Cowon's D3 Plenue media player runs the Android operating system, supports a tonne of audio and video file formats, packs 32GB of storage space, and offers Wi-Fi connectivity, so you can use it to access the Web. But, priced at around £280, it's slightly more expensive than Apple's 32GB iPod touch, which costs around £250, so is it worth the extra moolah?
The D3 looks more like an Android smart phone than a traditional MP3 player. Its all-black case is fairly dull, although Cowon has added a tapered edge at the bottom where the three touch-sensitive controls sit.
The front is dominated by the 3.7-inch capacitive touchscreen, but there are a few physical buttons around the edges, including three playback controls on the right-hand side that sit above a volume rocker switch. The left-hand edge houses a power button that doubles as a lock switch and, beneath this, there's a microSD card slot. This allows you to add up to another 32GB of storage on top of the built-in 32GB.
Annoyingly, the 3.5mm headphone jack is positioned on the bottom of the device, which makes it awkward to put the D3 in a pocket. The D3 also uses a proprietary USB port for syncing with a PC. It doesn't charge over USB, though, so you can't easily top it up from a laptop when you're travelling.
On the plus side, the proprietary USB port can be used to output video over HDMI if you purchase the optional adaptor lead, which costs £9 or so. Our model didn't come with this lead, so we couldn't test this feature out.
The 3.7-inch touchscreen has a resolution of 480x800 pixels. It uses AMOLED technology rather than the TFT LCD tech found on the likes of the iPod touch. AMOLED screens can be easier on battery life as they don't use a backlight. Instead the material itself is light-emitting.
The D3's screen is excellent. Colours look rich and natural, and the display doesn't suffer from the bluish tinge that afflicts some AMOLED screens we've seen on other devices. It also produces superbly deep black levels, which helps images to look suitably high-contrast and cinematic.
The device's video-format support is also impressive. Our sample had no problem playing a range of Xvid, DivX and HD MKV files.
The D3 doesn't drop the ball when it comes to audio, either. It delivers very clean and precise sound, with crisp highs and deep bass levels. Format support is also excellent, with even less popular options, such as Flac and Ogg, catered for.
Battery life isn't bad either. Cowon says the D3 will run for 21 hours when playing audio, and 10 hours when playing video.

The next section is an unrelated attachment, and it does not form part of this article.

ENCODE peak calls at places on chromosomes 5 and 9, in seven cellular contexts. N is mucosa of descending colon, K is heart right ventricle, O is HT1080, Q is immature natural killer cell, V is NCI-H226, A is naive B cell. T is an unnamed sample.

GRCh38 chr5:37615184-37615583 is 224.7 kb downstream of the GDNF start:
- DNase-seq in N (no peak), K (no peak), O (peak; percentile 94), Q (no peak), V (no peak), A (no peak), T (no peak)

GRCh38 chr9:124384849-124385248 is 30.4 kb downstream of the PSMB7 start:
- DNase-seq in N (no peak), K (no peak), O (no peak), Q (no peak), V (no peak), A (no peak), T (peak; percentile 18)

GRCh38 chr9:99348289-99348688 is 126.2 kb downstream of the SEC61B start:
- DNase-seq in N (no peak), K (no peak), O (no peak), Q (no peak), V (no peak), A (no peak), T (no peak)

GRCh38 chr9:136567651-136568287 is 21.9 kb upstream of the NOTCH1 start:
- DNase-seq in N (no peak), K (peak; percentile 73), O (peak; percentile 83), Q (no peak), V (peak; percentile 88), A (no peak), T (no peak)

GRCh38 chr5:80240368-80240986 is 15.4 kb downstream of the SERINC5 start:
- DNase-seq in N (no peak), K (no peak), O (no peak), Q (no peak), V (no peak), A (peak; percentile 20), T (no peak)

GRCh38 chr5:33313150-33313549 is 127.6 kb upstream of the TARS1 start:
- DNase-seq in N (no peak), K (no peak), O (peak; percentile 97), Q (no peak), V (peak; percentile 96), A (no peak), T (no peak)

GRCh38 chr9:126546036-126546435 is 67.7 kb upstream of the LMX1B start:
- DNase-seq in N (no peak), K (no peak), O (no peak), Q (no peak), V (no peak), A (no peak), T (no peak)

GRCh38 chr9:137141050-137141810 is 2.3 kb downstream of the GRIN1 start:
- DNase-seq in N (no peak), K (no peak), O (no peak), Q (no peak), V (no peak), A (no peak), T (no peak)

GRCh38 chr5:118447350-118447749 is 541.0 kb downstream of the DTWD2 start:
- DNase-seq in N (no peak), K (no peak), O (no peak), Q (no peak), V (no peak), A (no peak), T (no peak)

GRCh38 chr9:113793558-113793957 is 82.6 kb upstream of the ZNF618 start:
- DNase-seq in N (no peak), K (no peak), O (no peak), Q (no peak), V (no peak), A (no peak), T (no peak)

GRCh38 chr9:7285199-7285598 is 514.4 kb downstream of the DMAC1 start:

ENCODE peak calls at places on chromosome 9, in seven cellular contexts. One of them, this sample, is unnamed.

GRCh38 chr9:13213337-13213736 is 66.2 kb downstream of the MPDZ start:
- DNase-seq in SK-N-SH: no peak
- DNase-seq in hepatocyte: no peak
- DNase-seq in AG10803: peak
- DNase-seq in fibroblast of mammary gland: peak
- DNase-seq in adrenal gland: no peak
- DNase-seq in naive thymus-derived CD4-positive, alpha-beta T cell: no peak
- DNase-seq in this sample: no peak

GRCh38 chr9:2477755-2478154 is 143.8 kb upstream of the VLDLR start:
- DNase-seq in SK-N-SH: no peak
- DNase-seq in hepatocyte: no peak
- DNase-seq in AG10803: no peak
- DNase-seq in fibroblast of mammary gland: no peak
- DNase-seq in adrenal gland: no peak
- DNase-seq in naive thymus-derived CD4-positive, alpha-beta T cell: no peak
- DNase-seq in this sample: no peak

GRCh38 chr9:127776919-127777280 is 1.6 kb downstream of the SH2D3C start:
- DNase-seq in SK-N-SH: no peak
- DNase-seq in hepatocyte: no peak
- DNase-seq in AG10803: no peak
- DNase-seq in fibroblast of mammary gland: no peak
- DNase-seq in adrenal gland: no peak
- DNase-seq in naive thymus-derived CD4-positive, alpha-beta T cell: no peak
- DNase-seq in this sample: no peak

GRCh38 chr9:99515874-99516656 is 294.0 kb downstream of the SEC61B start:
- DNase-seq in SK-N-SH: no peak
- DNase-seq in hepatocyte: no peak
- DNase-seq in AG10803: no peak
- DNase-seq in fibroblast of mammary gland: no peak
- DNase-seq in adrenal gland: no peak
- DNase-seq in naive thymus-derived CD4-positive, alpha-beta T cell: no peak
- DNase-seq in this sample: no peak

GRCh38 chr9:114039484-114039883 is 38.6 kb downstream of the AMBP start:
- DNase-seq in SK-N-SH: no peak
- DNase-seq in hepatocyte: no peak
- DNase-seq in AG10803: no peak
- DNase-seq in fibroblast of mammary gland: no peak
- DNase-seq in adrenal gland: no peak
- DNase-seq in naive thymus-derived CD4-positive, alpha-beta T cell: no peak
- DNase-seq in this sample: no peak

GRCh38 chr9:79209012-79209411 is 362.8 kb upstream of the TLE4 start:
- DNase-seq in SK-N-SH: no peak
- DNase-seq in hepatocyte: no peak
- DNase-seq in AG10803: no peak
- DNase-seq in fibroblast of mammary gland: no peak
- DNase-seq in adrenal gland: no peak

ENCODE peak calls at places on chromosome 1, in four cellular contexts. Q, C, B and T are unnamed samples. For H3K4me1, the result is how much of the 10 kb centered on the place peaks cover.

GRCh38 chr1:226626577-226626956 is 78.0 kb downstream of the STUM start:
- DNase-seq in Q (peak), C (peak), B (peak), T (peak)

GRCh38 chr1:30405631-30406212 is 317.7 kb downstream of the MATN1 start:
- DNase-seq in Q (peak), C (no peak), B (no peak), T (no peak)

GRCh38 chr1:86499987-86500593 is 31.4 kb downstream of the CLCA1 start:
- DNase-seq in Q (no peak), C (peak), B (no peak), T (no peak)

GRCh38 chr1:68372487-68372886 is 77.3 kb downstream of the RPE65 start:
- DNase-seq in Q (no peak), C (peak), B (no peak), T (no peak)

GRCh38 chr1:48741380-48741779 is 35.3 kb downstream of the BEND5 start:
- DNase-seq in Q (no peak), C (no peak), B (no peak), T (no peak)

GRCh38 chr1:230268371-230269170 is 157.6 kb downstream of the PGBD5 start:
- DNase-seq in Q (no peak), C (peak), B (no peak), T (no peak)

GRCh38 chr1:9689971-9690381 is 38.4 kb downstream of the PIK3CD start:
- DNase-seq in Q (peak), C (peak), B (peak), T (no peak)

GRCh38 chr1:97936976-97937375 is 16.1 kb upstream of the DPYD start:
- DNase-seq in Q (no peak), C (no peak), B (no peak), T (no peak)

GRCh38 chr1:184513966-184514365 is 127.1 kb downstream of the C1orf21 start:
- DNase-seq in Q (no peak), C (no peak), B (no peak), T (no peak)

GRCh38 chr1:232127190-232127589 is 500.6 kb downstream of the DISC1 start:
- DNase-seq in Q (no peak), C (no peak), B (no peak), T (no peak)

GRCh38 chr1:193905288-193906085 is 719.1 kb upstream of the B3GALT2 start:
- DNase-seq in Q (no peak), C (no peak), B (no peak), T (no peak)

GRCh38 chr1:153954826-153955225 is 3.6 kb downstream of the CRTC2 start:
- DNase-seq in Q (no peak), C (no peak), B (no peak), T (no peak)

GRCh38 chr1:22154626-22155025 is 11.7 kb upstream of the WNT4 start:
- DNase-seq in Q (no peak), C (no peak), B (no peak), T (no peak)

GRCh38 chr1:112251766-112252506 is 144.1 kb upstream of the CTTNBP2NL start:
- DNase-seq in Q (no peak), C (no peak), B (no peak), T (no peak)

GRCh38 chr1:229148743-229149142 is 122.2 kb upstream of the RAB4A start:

The D3 has recently been updated to run Android 2.3 Gingerbread. The software has been heavily modified by Cowon. The icons look completely different and apps are accessed by sliding your finger across a bar at the bottom of the screen. Cowon has also replaced the standard music player with its own offering, but this is even less intuitive that the normal Android one, which is an astonishing feat.
Cowon has installed a few additional apps, including one for Twitter, but adding extra apps yourself isn't easy. The device doesn't support the Android Market, so there's no easy way to download new apps onto it. Instead you have to manually download APK packages and then add them to a specific folder on the device. It's about as user-friendly as a Rubik's Cube.
The more you use the D3, the more the limitations of its software become obvious. We came across a number of annoying bugs. For example, we couldn't get the device to connect to our Gmail account -- something that we've never had an issue with on any other Android device.
The D3 also randomly refused to accept touch input on occasions, and, when we used live wallpapers, the screen would start to flash with a strobe effect after being taken out of standby mode. Finally, the D3 would randomly rescan the media library from time to time, causing playback to freeze.
The Cowon D3 Plenue certainly has its strengths. It sounds great, offers excellent video and audio support, and packs a highly impressive AMOLED screen. But its lack of support for the Android Market, high price, and buggy software mean it's difficult to recommend.
Edited by Charles Kloet